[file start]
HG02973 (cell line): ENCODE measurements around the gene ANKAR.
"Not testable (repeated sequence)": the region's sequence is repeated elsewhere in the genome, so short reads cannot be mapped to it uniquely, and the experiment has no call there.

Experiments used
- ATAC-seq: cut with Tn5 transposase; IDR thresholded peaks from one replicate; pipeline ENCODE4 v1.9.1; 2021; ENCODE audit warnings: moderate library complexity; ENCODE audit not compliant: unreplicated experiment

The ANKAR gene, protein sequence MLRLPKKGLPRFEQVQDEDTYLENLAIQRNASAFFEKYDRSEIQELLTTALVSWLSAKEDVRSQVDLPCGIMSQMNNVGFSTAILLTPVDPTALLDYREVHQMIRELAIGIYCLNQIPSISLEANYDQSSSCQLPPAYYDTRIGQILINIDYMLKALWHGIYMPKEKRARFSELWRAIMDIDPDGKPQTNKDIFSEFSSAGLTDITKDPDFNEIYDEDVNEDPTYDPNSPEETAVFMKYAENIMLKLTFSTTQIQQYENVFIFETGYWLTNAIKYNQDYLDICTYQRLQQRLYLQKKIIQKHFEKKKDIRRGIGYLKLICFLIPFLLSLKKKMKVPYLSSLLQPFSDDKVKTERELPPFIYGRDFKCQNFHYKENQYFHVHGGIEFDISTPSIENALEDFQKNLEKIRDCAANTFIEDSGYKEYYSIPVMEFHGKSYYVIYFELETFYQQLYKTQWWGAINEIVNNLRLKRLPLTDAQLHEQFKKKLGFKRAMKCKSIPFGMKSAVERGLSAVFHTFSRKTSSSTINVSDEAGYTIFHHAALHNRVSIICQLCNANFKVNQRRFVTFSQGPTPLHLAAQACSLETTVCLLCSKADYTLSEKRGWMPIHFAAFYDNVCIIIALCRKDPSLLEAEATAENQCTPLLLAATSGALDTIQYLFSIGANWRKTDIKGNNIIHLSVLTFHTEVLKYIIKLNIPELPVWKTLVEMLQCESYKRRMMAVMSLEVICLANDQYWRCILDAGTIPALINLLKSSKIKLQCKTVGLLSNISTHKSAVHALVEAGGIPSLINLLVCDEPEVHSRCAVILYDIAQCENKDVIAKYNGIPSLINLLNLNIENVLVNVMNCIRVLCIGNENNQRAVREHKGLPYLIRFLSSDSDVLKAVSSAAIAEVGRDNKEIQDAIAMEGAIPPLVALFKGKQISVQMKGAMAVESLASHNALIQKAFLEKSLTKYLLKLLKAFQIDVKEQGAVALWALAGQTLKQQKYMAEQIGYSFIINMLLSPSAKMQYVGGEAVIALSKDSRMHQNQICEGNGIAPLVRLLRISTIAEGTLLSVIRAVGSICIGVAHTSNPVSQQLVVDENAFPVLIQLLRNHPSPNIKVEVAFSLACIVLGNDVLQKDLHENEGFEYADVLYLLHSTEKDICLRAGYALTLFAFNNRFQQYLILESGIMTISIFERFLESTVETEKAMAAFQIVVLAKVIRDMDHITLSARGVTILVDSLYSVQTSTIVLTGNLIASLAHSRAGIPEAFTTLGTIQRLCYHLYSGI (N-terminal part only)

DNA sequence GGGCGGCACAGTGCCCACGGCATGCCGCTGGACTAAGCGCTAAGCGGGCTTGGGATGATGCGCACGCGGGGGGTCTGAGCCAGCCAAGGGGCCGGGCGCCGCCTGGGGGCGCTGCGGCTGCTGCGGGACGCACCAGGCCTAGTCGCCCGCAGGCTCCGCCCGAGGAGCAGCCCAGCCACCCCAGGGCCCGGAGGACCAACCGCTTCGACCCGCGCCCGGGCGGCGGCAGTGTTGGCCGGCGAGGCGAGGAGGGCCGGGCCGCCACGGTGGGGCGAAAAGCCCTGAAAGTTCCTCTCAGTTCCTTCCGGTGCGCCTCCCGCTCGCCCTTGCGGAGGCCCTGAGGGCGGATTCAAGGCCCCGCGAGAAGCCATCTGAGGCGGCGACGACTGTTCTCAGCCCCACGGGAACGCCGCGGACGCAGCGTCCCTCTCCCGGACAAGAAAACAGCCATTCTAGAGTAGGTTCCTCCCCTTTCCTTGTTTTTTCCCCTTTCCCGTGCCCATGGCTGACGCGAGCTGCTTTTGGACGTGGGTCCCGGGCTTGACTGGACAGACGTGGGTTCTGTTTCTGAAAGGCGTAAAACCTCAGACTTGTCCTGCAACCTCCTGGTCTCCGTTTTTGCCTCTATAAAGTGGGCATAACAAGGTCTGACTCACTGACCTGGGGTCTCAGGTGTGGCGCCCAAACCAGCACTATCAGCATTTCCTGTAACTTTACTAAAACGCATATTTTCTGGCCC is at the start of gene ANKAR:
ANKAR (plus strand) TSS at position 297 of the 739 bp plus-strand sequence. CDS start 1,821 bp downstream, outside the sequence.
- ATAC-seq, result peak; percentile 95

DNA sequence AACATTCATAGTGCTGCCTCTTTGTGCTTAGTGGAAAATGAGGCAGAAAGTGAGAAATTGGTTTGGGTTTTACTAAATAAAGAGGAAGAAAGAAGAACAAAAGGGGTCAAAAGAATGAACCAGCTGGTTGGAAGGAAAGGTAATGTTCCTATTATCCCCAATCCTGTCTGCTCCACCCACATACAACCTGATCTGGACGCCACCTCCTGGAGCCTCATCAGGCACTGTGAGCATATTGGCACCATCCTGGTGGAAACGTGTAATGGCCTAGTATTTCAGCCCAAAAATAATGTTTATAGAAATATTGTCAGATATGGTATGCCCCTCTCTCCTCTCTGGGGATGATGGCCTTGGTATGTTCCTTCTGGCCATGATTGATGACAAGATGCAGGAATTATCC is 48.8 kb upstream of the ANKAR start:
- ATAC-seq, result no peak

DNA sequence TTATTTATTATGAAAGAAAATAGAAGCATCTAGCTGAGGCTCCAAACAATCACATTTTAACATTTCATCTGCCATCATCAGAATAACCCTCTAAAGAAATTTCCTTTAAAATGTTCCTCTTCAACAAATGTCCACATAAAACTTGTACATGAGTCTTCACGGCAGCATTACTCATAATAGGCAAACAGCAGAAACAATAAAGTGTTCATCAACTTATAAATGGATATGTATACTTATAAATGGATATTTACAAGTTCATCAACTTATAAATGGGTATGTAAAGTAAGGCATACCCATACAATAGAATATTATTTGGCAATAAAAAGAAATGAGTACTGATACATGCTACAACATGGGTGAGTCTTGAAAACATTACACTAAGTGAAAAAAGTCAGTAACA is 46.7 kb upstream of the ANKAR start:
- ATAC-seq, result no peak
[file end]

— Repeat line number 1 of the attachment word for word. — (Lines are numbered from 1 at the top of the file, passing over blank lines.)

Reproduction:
HG02973 (cell line): ENCODE measurements around the gene ANKAR.